If you or a loved one is a candidate for a hysterectomy or a fibroid removal, it might be a good idea to discuss the possibility of alternative surgical techniques with your gynecologist. This is especially important because nobody has identified a reliable way of detecting this particular cancer prior to surgery.
Insurance companies are obliged to deal fairly with you
If you’re injured or harmed due to an accident, you’ll very often have to deal with your own or someone else’s insurance company. This can be an obstacle, because insurance companies would generally prefer not to pay any more in compensation than they absolutely have to.
But what you might not know is that, in general, insurance companies have a legal obligation to act in “good faith.” This means that they’re legally required to investigate, evaluate, and process your claim fairly. If it’s clear that you’ve been harmed and someone else is at fault, or that the accident is covered by the policy, the company has a legal duty to offer you a fair settlement.
Of course, insurance companies have their own definition of “fair,” which is why you need a good lawyer on your side to negotiate with them. But in extreme cases, if an insurance company completely stonewalls in a way that’s totally unreasonable, the company itself can be sued for acting in “bad faith.”
In a recent California case, a man suffered extensive injuries in a car crash with a driver who had no insurance. The man asked his own insurance company to pay the $250,000 limit under his “uninsured motorist” coverage. He also promptly provided his insurer with all his medical records.
Nonetheless, the insurer totally ignored him for five months. The company then demanded that the claim go to arbitration, under a part of the policy that said that if a dispute can’t be resolved, it has to be arbitrated.
The man sued the insurance company for acting in bad faith, and the California Court of Appeal allowed the suit.
The court said that while the insurance policy allowed for genuine disputes to go to arbitration, it didn’t allow the company to simply demand arbitration without investigating, evaluating and attempting to fairly resolve the claim, as a means of stonewalling and delaying payment of a fair settlement.
In another recent California case, an insurance company sent an adjuster on an inspection after a tree fell and damaged a policyholder’s house and car. The adjuster allegedly made demeaning comments to the homeowner and lied about the scope of coverage under the policy.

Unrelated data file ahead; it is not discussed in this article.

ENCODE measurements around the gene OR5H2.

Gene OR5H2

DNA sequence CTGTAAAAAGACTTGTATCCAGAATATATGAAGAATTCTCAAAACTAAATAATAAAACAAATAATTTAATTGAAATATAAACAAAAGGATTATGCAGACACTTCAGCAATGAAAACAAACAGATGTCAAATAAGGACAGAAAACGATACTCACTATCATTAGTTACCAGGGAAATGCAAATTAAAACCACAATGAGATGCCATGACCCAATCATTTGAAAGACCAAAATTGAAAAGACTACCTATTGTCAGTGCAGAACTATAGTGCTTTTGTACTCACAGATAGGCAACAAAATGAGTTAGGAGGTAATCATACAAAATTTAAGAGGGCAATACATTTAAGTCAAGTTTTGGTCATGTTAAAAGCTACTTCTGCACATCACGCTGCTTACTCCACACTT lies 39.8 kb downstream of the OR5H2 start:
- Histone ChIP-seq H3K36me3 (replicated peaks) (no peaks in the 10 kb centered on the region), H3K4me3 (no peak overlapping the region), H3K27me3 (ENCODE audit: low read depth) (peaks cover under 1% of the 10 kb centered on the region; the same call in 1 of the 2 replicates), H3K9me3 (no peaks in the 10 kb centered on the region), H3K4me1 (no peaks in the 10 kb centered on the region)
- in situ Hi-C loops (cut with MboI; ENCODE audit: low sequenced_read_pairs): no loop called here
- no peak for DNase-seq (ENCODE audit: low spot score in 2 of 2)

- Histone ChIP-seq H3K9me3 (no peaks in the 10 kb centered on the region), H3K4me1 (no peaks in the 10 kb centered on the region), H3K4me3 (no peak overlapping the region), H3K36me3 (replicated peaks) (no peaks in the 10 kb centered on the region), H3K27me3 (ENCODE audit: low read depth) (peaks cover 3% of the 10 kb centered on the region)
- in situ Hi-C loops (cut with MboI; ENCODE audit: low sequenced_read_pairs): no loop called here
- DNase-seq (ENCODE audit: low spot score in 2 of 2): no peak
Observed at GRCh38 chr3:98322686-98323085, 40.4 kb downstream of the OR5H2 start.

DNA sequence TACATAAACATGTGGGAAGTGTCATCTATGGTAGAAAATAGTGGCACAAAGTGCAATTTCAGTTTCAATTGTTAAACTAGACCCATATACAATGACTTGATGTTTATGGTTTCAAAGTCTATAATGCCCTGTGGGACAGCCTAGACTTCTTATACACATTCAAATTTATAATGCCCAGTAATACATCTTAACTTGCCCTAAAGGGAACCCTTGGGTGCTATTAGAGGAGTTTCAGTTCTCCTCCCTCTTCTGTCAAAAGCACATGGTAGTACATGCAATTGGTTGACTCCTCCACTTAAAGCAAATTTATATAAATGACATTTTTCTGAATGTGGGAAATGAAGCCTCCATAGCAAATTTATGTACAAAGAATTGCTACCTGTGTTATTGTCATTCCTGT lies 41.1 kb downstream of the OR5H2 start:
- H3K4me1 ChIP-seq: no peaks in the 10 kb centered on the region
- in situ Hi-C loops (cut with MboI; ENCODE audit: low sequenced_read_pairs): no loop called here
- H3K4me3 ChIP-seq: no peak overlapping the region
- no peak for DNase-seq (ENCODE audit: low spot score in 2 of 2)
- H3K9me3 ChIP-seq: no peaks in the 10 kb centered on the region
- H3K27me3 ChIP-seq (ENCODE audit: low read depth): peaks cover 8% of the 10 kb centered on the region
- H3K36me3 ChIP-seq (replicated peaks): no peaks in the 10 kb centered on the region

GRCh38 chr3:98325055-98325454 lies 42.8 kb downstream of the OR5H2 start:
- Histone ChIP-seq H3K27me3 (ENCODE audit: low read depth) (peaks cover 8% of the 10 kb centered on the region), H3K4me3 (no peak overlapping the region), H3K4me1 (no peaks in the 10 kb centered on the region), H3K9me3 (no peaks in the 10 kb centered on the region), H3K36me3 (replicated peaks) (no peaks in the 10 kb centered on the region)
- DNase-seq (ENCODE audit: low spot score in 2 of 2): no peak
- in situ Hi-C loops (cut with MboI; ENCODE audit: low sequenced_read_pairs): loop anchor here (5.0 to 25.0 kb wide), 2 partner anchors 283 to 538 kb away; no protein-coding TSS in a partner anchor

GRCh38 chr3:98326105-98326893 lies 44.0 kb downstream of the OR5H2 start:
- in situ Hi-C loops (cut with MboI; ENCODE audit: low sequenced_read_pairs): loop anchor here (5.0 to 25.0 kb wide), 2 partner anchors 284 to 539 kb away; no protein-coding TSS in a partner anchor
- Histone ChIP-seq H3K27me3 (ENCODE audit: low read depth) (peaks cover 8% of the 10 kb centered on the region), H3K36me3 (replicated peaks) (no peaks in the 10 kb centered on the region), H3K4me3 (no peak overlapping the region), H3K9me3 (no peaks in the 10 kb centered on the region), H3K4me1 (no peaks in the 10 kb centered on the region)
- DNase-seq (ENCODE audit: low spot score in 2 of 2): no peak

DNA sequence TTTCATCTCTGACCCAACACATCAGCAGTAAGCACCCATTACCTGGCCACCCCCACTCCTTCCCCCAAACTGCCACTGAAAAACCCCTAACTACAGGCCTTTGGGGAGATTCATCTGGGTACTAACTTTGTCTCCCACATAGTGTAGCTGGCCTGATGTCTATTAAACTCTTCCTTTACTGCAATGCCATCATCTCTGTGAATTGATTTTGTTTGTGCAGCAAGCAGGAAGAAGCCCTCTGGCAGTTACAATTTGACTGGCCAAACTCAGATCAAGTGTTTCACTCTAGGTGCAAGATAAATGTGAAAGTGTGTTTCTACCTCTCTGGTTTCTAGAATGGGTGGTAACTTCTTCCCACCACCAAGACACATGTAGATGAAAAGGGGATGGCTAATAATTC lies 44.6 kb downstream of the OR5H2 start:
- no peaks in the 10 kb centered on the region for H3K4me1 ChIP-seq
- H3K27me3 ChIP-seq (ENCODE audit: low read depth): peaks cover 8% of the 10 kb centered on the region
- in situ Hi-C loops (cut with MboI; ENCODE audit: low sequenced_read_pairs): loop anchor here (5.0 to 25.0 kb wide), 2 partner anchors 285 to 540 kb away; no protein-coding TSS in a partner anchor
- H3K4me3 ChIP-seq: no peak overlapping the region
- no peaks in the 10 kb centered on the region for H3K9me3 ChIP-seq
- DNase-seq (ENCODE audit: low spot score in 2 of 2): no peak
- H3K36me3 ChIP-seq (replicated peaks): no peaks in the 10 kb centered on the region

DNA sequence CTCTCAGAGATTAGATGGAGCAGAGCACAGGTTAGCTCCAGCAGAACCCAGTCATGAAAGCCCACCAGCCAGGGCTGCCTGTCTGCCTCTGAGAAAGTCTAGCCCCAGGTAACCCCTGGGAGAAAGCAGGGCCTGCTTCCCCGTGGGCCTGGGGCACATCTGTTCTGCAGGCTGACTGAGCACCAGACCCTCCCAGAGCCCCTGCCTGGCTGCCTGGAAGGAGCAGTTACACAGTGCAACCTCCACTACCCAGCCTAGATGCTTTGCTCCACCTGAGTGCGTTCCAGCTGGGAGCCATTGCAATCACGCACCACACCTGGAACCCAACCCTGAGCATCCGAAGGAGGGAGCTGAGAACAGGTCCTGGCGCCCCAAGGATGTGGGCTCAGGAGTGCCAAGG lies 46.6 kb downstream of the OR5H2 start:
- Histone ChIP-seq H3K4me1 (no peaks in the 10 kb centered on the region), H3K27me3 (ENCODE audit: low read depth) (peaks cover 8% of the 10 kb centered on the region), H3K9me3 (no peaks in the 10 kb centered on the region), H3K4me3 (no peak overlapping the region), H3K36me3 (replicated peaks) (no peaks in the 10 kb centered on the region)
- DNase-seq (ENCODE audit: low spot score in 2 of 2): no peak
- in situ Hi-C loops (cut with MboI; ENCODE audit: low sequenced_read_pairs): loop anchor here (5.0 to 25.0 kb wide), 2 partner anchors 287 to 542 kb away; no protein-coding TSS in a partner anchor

The same court said the adjuster could be sued personally for misrepresenting the coverage, describing the adjuster’s alleged conduct as “appalling.”
Do you have a legal obligation to help someone in danger?
People often wonder if they have a legal obligation to step in and help someone who is in danger or who has been injured.
In general, the answer is no. There’s no legal requirement to be a “Good Samaritan.”
However, there are a number of exceptions to this rule. One says that people may have an obligation to assist someone if they helped create the danger in the first place.
In one recent case, two college students, Sarah and Zachary, agreed to give a third student named Jason a ride home after a night of drinking and partying. On the way, Sarah and Zachary took Jason to a cliff overlooking the Sacramento River, where they sat drinking rum and watching the sunrise.
Jason, who was quite drunk, accidentally slipped and fell off the cliff.
Sarah and Zachary didn’t call 911 right away because they were afraid they’d get in trouble. Instead, they spent an hour trying to find Jason, and then apparently hatched a plan to tell people he had committed suicide.
Jason survived, however – although he was injured in the fall. He later sued Sarah for making his injuries worse by failing to promptly call for help.
A court ruled that Sarah could be sued. Although people don’t generally have an obligation to call 911 if someone has been hurt, the court said this case was different because Sarah had helped create the danger in the first place – by taking an obviously drunk person to the edge of a cliff.
Trucking company sued for heart attack after car crash
Eighty-five-year-old Adbulla Kassem was driving home from a family dinner in Dearborn, Michigan, when he rear-ended a tractor-trailer. It was a minor, low-speed crash and it didn’t cause any direct physical injuries. Nevertheless, after the accident Kassem suffered a sudden cardiac arrhythmia and died.
Kassem’s family sued the trucking company, and the Michigan Court of Appeals allowed the suit.
The court first said the trucker could be responsible for the accident because it was a dark and rainy night and the truck driver had failed to place the trailer’s rear bumper in the “down” position, which prevented Kassem from seeing the truck’s taillights until it was too late to avoid the crash.
The court then said there was medical and scientific evidence that Kassem’s heart attack was directly caused by severe fright from the collision, which resulted in a sudden surge of blood pressure and adrenalin. In other words, the trucker could be held liable for causing an accident that literally scared an elderly man to death.